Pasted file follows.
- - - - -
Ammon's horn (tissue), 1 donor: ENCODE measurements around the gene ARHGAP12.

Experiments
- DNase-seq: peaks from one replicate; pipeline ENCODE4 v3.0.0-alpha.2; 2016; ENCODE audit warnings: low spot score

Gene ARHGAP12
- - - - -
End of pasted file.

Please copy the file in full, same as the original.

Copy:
Ammon's horn (tissue), 1 donor: ENCODE measurements around the gene ARHGAP12.

Experiments
- DNase-seq: peaks from one replicate; pipeline ENCODE4 v3.0.0-alpha.2; 2016; ENCODE audit warnings: low spot score

Gene ARHGAP12